Piracy, or the practice of robbery and murder on the high seas, is in the news again. Merchant ships and even private yachts are being attacked in the Indian Ocean and South China Sea by highly mobile young men and women armed with machine guns, not cutlasses.
Piracy can be traced by the student right back to ancient history. As long as there have been navigable oceans and rivers, and unprotected merchant shipping, there have been pirates. They have been vividly described in classical literature, successful Victorian novels, and a multitude of twentieth century movies. Pirates have helped the Disney Empire to re-instate itself for the nth time, with a vastly successful series called Pirates of the Caribbean. The reverse of the coin happened to poor Roman Polanski though, with a really dreadful film of his made in 1985 starring Walter Matthau called simply, Pirates.
During what we call the Dark Ages (‘dark’ because few people could write and printing had not been discovered) the Vikings (Norwegian and Danish) indulged in an orgy of European piracy, attacking shipping, landing in Scotland, the North and East of Britain and Normandy where they burned buildings (especially churches, on behalf of Odin) Killed the menfolk and raped the women. They specialized in fast, oar-driven longships and were afraid of no-one. The Vikings actually held on to a large part of Eastern and Northern England for a couple of centuries. The land they occupied was called ‘The Danegeld’. It took a King of the Saxons called Alfred (qv.)to dislodge them, at the battle of Edington. They never really left Normandy, and the Norman duke who succesfully invaded and occupied England descended from a Viking.
When Spain and Portugal created their seaborne empires in the 15th and 16th centuries, the fact that their ships had to traverse most of the Atlantic Ocean back and forth in order to supply the newly established colonies, as well as bring back treasures, was too much temptation for a host of Dutch, French and British pirates. For the Spanish in particular, traditional British naval heroes like Drake, Frobisher, Hawkins, Gilbert and others were and are merely pirates. If these men had been caught, they would have been killed just as surely as the governments of their respective countires would have hanged them at Execution Dock. But when Britain was at war with Spain, her monarchs raised navies of pirates by financing their looting expeditions, often providing the ships they sailed. Queen Elizabeth I treated corsairs or privateers like Walter Raleigh and Francis Drake like courtiers, and in return they provided her with much needed treasure, on returning from expeditions to ‘singe the Spaniard’s beard’. Often, the Spainish Ambassador in London would be lamenting the evil pirates to the Queen in one chamber in her palace, while Drake and others would wait, chuckling into their mostachios in the chamber next door.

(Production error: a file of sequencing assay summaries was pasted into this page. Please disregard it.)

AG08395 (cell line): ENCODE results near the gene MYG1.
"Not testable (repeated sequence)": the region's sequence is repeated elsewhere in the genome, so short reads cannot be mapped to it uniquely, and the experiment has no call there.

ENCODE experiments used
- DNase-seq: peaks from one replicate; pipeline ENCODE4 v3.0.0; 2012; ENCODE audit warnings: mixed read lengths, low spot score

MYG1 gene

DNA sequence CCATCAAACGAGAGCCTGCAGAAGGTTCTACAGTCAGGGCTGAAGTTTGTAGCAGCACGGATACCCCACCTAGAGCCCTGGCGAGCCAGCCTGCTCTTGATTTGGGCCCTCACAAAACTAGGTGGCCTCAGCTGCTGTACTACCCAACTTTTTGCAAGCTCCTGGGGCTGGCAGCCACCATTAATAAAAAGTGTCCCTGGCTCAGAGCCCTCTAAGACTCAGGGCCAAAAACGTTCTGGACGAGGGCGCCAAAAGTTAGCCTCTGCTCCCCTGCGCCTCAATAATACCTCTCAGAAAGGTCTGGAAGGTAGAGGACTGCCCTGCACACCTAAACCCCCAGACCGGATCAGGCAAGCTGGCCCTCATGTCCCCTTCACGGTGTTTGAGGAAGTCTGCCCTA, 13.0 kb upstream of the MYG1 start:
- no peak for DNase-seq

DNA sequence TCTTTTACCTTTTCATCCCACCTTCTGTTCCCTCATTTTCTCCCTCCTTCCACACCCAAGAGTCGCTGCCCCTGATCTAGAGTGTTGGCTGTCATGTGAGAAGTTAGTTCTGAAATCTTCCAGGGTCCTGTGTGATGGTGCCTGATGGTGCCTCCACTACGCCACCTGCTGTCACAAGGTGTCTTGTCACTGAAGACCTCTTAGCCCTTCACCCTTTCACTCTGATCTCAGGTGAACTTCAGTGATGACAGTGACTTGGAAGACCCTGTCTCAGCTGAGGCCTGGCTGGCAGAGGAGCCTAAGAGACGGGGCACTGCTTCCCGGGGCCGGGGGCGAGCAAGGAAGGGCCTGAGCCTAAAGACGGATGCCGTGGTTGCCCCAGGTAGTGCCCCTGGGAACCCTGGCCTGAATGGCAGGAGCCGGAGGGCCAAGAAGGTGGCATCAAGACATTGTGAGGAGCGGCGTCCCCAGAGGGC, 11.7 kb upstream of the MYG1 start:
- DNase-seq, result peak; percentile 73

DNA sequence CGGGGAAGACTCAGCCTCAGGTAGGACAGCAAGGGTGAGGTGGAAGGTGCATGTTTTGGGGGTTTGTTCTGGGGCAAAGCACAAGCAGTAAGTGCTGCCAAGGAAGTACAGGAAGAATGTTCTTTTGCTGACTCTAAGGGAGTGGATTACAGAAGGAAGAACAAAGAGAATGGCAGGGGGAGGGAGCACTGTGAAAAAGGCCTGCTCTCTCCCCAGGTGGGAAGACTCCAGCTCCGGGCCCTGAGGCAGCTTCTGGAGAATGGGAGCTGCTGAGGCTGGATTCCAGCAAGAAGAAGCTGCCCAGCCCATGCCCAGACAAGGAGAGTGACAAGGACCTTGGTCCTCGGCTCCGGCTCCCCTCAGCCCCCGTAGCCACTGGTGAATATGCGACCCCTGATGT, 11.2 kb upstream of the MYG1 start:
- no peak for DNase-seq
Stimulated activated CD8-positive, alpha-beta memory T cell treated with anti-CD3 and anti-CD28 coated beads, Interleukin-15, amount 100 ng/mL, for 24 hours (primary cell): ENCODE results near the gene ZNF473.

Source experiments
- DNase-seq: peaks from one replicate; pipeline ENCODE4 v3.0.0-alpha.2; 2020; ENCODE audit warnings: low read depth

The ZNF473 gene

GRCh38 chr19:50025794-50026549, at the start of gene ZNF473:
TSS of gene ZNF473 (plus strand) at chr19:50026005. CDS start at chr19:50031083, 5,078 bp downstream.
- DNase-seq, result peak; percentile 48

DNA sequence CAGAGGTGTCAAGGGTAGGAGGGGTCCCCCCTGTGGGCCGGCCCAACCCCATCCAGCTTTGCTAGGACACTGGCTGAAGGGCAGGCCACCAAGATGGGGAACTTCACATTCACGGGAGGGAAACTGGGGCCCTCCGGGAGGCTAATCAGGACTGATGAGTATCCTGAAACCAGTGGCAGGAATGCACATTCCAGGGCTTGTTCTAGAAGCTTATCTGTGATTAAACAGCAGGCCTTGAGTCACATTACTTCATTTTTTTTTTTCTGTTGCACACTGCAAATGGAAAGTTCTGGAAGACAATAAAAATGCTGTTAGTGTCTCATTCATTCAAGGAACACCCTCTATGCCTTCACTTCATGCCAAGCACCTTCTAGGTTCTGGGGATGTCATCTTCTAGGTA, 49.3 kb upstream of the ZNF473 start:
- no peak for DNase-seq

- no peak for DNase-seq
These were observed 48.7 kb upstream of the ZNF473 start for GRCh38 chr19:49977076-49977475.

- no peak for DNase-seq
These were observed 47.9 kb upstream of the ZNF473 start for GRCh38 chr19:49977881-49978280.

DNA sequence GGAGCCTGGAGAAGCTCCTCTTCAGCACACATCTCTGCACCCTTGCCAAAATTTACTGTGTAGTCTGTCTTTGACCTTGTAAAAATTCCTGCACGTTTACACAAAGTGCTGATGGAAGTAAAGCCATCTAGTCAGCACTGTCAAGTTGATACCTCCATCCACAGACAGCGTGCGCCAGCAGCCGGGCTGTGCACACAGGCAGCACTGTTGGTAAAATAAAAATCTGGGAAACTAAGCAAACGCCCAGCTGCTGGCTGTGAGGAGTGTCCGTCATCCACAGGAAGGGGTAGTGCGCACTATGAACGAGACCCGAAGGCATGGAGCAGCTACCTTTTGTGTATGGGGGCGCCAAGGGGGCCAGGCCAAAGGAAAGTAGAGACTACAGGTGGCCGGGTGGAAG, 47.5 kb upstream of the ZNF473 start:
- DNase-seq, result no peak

In the 17th century pirates took up slave running as well, a horrific and unfortunately profitable industry. Names like that of Edward Teach, Henry Morgan and Captain Kidd, even young women like Anne Bonny, began to cast fear into captains and crews of the mercantile marine. Henry Morgan (1635 – 88) eventually became respectable, was knighted and became Governor of Jaimaca, after being the scourge of Spanish settlements and shipping in the Caribbean between 1660 and 1680. He was a privateer, that is he was commissioned to attack foreign shipping, though if caught his country (actually he was Welsh) would deny knowledge of him. He was responsible for the sacking of Porto Bello in 1668 – at the age of thirty-three – the looting of Maracaibo in 1669, and the taking of Chagres and Panama (1670/71). The appointment to the governorship of Jamaica took place in 1674. From its capital, he continued to encourage piracy, occasionally sallying out of harbour in his very well-armed ship to indulge in a bit of piracy himself.
Basically the worst piracy in the 16th and 17th century ravaged the Caribbean, Indian Ocean and South China Sea, though the traditional masthead flag of the Skull and Crossbones flew in the Atlantic, the Pacific and the Mediterranean as well. Piratical bases were in Jamaica, the Bermudas, the Bahamas and Madagascar. English pirates were mostly Westcountrymen based in Plymouth, whereas many French pirates were centred around Dunkirk.
The so-called Barbary Corsairs were in the Eastern Mediterranean or on the African Atlantic coast, setting out from Algiers, Oran, Tunis and Salli. Pirates had lived and contracted their crews in Algiers since Roman times, but between 1800 and 1815 the United States made war on Tripoli and Algiers, in a largely successful attempt to stamp out piracy.
By mid-18th century, piracy on the high seas had mostly been erradicated, the nautical skills and fine gunnery of the British, French, Dutch and American navies being rather sensibly guided in many cases by sea captains who had themselves, in mad youth, been pirates.
In the 1930s, 40s and 50s, piracy on the cinema screen became as popular a subject as the Western. Stars like Errol Flynn, Douglas Fairbanks (father and son), Basil Rathbone, Jean Marais, and lately, Johnny Depp and Geoffrey Rush have all done their stint as pirates. To the modern youth, and because of the movies, piracy is wrong but wromantic. The historical fact is different. For every daring ‘Captain Blood’ (who actually existed as a doctor sent to a prison isle falsely accused of taking part in the Monmouth Rebellion qv.), there were a thousand bloodthirsty and treacherous assassins, most of whom ended up swinging from a yard-arm at Dover or Calais. They did, however, it should be admitted, know a great deal about the sea.
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